Denzel Washington and Frances McDormand in The Tragedy of Macbeth
Credit: Vanity

Review: The Tragedy of Macbeth

By Jan Jasiński

Jan implores us all to hail Macbeth in this new, dynamic adaptation from Joel Coen and his seasoned cast.

Joel Coen is by no means a young director. Denzel Washington, and Frances McDormand are not exactly the freshest faces in Hollywood. And yet, a mere six years since the last theatrical Macbeth, this trio has brought to the screen a new adaptation of Shakespeare’s Scottish Play that feels genuinely refreshing and bold. 

The Tragedy of Macbeth is, perhaps unsurprisingly, incredible cinema. The picture is an uncompromising, visual feast, using its unique high-contrast black and white format, and the 4:3 size in the best possible way.

The story is familiar: persuaded by the Weird Sisters (Kathryn Hunter), the Scottish Thane Macbeth (Denzel Washington) and his wife Lady Macbeth (Frances McDormand) embark on a bloody journey to the throne of Scotland. Coen, who adapted the play to the screen, trims down Shakespeare’s drama into a brisk one hour and 45 minutes, yet still manages to fully bring to the screen all the key moments from Macbeth’s rise and fall from power.

Washington and McDormand are stellar in the titular roles. McDormand’s Lady Macbeth is a powerful version of the character, often dramatically more intimidating than Macbeth himself. The supporting cast create a vibrant representation of Macbeth’s descent into madness, though one vital scene was somewhat compromised by the performance of the actor playing Macduff’s son. However, Kathryn Hunter does a stellar job playing not one, but all three of the weird sisters.

Yet the most striking part of the film are its incredible sets. It was filmed over the course of the pandemic, deliberately entirely on a set in Hollywood, in order to create haunting dreamlike sequences. Coen’s “Scotland” is a dark, nightmarish world, disassociated from real life. Macbeth’s castle is an expressionistic nightmare that looks like a brutalist medieval castle. Several scenes are set in a highly stylized version of a Highland heath, fashioned into a sort of lair for the three witches.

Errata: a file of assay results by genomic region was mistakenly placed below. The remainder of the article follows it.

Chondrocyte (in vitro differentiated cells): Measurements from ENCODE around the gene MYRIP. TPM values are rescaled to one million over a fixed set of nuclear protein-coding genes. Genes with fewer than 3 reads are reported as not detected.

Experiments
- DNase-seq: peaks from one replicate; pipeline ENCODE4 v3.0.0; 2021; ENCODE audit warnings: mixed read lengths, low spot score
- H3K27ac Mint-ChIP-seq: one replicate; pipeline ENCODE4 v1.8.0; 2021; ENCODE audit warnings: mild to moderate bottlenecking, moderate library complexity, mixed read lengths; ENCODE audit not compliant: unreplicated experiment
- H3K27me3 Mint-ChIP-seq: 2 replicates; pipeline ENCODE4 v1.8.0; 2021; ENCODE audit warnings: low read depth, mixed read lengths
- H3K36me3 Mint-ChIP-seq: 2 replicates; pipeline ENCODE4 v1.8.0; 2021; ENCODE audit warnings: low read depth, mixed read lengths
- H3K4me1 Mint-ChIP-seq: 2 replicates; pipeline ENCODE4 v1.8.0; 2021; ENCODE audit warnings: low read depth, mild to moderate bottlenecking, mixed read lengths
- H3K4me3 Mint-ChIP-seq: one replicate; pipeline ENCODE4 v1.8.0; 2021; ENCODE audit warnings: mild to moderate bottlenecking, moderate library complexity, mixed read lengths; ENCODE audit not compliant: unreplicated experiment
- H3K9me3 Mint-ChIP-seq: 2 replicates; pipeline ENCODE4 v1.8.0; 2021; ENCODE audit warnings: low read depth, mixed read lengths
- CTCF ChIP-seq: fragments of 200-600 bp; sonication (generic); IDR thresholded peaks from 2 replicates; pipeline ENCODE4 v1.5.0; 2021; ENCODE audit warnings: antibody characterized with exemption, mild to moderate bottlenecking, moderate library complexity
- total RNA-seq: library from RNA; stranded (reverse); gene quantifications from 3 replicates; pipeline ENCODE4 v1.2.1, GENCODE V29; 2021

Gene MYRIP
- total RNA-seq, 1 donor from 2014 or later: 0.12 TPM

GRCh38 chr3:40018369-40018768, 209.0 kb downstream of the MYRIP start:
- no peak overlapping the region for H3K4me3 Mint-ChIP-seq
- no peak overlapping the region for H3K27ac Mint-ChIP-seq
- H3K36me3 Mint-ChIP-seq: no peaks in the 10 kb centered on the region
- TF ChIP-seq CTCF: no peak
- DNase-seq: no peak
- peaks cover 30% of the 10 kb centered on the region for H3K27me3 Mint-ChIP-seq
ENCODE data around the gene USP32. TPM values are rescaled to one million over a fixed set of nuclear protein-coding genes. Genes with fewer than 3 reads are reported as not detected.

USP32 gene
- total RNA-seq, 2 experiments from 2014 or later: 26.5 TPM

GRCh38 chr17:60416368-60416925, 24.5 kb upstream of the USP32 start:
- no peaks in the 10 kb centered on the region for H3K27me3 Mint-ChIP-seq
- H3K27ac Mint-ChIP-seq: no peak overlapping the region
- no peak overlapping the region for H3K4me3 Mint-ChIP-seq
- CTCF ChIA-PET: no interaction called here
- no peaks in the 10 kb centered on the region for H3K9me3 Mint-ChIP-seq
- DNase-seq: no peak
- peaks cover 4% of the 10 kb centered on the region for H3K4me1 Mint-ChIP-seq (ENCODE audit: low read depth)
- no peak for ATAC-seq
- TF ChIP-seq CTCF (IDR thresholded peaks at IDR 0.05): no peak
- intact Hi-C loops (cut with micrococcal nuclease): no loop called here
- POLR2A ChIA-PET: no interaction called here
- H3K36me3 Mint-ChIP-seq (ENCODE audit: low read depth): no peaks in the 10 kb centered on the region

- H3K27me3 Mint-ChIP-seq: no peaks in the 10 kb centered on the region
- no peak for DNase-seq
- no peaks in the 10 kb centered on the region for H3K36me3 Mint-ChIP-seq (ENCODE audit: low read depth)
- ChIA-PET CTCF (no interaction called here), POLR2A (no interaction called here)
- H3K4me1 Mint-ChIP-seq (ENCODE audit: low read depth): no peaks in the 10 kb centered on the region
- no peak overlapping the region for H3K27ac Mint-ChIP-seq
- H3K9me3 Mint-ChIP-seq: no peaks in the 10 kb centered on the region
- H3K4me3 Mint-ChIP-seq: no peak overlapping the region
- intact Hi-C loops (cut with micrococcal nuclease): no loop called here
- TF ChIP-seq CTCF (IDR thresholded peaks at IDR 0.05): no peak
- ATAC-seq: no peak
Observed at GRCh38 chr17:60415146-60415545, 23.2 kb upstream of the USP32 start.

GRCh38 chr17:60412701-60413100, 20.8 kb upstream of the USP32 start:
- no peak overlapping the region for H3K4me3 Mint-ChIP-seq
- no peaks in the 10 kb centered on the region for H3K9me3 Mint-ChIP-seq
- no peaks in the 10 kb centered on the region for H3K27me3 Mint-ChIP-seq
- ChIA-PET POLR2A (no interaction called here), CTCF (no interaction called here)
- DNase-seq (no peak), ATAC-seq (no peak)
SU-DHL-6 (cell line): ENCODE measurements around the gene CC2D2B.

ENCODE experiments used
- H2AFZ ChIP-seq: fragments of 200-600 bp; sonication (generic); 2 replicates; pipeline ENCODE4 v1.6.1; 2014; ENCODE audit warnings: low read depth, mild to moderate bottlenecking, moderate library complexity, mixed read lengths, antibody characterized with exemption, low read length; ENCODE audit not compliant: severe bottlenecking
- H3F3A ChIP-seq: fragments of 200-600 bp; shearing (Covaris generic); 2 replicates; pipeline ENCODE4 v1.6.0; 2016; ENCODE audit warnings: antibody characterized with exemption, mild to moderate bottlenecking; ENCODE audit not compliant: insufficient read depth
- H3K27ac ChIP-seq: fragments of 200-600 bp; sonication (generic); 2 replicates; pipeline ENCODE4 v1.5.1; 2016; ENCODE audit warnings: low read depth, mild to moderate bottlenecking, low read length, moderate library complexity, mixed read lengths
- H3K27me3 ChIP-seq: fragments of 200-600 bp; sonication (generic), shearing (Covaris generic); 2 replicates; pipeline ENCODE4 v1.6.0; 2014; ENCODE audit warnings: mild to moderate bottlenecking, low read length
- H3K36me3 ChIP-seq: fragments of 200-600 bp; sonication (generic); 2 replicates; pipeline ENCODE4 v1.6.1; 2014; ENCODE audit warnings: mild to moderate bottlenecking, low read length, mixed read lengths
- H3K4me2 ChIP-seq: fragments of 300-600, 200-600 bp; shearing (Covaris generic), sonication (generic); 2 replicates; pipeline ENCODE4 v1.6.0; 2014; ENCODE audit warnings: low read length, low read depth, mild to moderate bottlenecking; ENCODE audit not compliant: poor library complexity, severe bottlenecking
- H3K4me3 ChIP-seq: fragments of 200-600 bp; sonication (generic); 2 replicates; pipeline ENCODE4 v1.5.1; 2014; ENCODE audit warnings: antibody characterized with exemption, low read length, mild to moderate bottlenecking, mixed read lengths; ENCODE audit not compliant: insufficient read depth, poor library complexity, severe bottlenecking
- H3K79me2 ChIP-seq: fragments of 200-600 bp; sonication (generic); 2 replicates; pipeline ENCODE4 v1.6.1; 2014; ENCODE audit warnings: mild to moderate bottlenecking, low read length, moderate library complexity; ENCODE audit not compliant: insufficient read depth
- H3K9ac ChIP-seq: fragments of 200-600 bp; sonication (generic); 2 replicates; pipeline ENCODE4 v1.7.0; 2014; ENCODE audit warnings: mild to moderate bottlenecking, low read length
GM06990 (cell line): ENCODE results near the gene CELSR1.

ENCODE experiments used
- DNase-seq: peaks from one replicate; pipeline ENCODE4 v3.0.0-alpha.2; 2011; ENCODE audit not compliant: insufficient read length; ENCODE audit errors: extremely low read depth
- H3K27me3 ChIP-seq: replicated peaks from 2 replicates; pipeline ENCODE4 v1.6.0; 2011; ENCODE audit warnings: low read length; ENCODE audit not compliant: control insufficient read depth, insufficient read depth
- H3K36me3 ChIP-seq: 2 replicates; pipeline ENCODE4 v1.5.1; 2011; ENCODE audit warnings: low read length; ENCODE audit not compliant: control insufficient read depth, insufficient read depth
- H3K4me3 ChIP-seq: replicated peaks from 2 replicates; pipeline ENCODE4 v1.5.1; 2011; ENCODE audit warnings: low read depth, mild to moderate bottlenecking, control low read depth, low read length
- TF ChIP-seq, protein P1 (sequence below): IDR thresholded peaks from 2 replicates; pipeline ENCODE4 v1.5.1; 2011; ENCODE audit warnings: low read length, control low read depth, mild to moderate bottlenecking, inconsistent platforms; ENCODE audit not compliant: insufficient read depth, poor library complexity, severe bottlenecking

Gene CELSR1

Yet despite it all, the film feels distinctly like a Coen production. The compactness of the story recalls 2018’s vignette-based Ballad of Buster Scruggs, while some of the castle scenes verge closely to the famous dream sequence from The Big Lebowski. Violence, a signature Coen element, and a vital element of the play, is used effectively, particularly in the regicide scene.

A lot of commentary around this film focuses around how much it borrows from old moviemaking, but I would go even further. Coen’s take on the story could be described as a further refined version of 1948’s Macbeth, directed by and starring legendary auteur Orson Welles. Mostly due to budget constraints at the time, Welles’ version is similarly humble in scale, and yet very sharp. Macbeth’s famous soliloquy after learning of his wife’s death in both versions is alike in its absolute desperation.

The Tragedy of Macbeth will make for an excellent outing with your parents when it will be released by A24 in cinemas over Christmas, or you can hold out to stream it a couple weeks later. In any case, the first movie to be directed by Joel Coen, without his brother Ethan’s involvement is a triumph, and makes it clear that the Coen factory still has a lot of fuel left in the tank.


The Tragedy of Macbeth premieres in cinemas on 25 December, and begins streaming on Apple TV+ on 14 January 2022.


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